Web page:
How Do I File a Workers’ Compensation Death Claim?
June 10, 2019
When a loved one dies after developing a work-related illness or being injured on the job, death benefits are available to compensate the worker’s dependents for the lost financial support their loved one provided. After a loved one dies from a work-related injury or illness, it is up to the family to notify the deceased employee’s company that you are preparing to file a claim.
Workers’ Compensation Process
When an employee is fatally injured at work, their employer should provide the deceased employee’s family with the proper claim forms. If not, it is important that the employee’s family contact their workers’ compensation office. After completing the necessary paperwork, the employer will file the claim with its insurer as well as with the state’s workers’ compensation office. When an employee dies in an accident on the job, or 30 days after the incident, employers have eight hours to report it to the Occupational Safety and Health Administration.
Employers are required to file a First Report of Injury with the Bureau of Workers’ Compensation when a workplace injury results in an employee’s death. This must be done 48 hours after the employee’s death. After the claim is evaluated, the family of the deceased employee will be notified about whether it has been accepted and the benefits they are entitled to receive.
In many states, family members eligible for workers’ compensation death benefits include:
- A spouse, regardless of their own income.
- The child of a deceased employee who is under the age of 18, or a child under the age of 23 who is enrolled in school full-time.
- Parents who were dependent on the deceased employee, either partially or completely for financial support.
- A disabled sibling under the age of 18, or a disabled sibling under the age of 23 who is enrolled in school full-time and who is either completely or partially dependent on the deceased employee for financial support.
How Much Do Family Members Receive in Death Benefits?
Death benefits may be given in installments or in a lump sum. The amount is determined based on a percentage of what the deceased employee earned before being injured or falling ill. There is a limit to how long family members can receive death benefits if they are being paid in installments. Spouses may continue to receive death benefits until they remarry or until their death. Children may receive death benefits until they turn 18. However, if a child is receiving post-secondary education or vocational training, they may receive death benefits until they turn 23.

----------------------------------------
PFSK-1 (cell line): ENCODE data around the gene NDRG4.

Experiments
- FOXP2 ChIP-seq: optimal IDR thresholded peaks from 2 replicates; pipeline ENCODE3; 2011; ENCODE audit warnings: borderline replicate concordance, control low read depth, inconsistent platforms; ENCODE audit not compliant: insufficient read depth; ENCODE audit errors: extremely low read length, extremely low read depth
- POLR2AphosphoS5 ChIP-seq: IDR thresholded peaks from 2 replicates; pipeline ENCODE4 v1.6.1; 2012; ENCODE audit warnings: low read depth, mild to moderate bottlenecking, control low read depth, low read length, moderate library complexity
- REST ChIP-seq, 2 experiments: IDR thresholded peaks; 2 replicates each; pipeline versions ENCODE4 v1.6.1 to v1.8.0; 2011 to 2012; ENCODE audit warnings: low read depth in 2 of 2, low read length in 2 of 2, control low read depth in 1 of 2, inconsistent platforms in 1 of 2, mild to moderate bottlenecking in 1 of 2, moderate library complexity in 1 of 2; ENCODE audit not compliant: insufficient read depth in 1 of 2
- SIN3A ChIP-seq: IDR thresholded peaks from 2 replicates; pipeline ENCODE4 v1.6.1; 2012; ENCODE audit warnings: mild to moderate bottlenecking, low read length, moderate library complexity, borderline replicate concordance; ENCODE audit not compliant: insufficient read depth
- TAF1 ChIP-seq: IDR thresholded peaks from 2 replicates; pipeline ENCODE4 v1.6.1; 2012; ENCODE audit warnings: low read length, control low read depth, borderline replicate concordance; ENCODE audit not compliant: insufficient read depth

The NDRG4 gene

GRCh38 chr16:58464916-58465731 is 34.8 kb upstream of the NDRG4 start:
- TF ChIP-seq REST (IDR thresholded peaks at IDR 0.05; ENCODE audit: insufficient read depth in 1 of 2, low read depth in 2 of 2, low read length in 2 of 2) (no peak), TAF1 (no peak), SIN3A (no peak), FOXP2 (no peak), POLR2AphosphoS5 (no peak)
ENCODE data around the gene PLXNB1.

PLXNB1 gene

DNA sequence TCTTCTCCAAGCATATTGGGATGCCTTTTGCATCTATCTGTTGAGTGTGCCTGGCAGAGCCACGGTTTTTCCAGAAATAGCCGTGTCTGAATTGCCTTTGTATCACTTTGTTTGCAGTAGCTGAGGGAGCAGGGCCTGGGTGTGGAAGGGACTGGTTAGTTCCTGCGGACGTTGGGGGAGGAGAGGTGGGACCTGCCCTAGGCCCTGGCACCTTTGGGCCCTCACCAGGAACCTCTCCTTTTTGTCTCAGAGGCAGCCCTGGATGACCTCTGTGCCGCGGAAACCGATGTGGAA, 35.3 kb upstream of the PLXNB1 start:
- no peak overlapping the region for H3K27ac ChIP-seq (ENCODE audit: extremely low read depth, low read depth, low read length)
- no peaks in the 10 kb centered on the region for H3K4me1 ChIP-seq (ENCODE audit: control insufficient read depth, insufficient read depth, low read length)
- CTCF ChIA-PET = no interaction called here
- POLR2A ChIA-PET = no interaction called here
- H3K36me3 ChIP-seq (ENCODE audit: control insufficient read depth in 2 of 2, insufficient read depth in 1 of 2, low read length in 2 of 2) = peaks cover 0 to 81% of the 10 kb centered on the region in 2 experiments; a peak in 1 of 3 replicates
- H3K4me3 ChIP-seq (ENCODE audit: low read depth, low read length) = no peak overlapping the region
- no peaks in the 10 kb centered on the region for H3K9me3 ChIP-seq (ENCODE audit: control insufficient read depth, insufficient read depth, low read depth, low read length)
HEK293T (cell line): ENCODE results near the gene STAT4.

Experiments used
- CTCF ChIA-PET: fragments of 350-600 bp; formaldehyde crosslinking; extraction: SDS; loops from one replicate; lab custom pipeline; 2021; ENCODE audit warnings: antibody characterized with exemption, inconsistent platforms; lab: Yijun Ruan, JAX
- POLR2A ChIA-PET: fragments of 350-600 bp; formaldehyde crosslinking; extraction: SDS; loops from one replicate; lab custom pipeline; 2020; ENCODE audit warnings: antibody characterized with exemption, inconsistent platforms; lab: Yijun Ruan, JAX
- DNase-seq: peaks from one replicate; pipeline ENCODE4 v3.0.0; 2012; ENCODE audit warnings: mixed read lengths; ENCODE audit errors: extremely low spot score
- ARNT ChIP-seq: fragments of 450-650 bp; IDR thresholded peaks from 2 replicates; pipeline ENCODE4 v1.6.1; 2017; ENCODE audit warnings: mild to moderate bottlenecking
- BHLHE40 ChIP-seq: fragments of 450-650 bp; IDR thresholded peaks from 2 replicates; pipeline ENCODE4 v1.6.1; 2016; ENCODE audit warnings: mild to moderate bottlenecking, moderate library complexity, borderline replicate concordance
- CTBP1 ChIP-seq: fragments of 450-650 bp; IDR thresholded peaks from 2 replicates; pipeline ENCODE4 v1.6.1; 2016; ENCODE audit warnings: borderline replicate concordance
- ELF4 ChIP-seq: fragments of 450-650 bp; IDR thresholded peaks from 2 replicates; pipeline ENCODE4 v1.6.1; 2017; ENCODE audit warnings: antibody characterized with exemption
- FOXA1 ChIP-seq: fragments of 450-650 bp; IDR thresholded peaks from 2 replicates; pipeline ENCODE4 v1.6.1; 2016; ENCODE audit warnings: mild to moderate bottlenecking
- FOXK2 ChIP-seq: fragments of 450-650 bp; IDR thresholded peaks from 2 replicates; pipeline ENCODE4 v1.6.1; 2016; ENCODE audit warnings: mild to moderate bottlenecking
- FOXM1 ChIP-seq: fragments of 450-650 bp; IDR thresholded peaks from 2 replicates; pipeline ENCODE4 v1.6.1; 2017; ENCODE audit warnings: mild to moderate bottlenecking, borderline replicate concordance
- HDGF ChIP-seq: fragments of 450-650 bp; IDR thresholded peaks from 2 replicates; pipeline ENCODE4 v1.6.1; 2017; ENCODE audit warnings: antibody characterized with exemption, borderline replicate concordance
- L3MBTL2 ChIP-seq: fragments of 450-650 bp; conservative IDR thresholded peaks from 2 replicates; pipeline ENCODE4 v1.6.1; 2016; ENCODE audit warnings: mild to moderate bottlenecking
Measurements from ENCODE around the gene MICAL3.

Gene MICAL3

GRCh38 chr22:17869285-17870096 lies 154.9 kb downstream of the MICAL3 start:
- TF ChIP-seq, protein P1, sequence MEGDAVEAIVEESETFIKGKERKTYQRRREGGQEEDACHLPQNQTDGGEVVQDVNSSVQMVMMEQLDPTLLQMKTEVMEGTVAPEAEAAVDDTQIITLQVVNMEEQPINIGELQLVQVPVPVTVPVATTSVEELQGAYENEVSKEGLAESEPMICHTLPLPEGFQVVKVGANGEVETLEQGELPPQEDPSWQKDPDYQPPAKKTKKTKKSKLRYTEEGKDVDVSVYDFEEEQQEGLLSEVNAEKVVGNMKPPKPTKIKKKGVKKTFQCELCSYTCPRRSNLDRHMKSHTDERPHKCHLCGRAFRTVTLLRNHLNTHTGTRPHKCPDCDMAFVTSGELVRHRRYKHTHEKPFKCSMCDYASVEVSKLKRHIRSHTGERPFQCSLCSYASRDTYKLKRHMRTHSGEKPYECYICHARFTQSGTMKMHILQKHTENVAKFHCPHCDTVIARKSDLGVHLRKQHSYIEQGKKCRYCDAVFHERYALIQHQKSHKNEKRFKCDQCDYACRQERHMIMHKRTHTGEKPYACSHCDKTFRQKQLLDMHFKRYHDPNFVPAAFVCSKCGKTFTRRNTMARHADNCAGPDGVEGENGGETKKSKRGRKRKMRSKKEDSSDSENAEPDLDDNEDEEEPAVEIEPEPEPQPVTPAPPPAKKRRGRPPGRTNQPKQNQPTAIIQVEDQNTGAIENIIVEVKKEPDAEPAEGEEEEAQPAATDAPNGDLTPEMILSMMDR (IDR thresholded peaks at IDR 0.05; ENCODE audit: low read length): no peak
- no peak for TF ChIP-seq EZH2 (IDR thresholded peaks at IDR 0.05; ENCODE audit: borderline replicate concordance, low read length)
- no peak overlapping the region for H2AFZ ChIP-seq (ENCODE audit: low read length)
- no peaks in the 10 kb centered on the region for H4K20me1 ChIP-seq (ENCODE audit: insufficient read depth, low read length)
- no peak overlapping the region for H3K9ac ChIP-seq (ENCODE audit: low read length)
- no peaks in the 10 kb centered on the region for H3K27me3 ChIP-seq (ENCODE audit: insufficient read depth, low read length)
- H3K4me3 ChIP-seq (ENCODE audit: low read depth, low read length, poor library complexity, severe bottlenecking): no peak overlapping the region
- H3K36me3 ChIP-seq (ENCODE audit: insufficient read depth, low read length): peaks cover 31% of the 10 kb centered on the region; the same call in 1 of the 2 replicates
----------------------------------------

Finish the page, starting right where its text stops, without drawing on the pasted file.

Contact Our Workplace Accident Lawyers in Philadelphia for Help Filing a Workers’ Compensation Death Claim
If you are a family member of someone who was fatally injured at work, contact a workplace accident lawyer in Philadelphia at Larry Pitt & Associates, P.C. Our team will fight tirelessly to obtain the compensation to which you are entitled. For a free consultation, contact us online or call us at 888-PITT-LAW.
Conveniently located in Philadelphia, Bensalem, Lansdowne, and Reading, we represent clients in Berks County, Bucks County, Chester County, Delaware County, Montgomery County, Philadelphia County, and throughout Pennsylvania, including those in the communities of Abington, Ambler, Ardmore, Bala Cynwyd, Bensalem, Clifton Heights, Crum Lynne, Darby, Downingtown, Doylestown, Drexel Hill, Essington, Folcroft, Glenolden, Haverford, Havertown, Holmes, Kutztown, Lansdowne, Media, Merion Station, Morton, Narberth, Norristown, Norwood, Philadelphia, Prospect Park, Quakertown, Reading, Roxborough, Sharon Hill, Upper Darby, West Chester, and Wynnewood.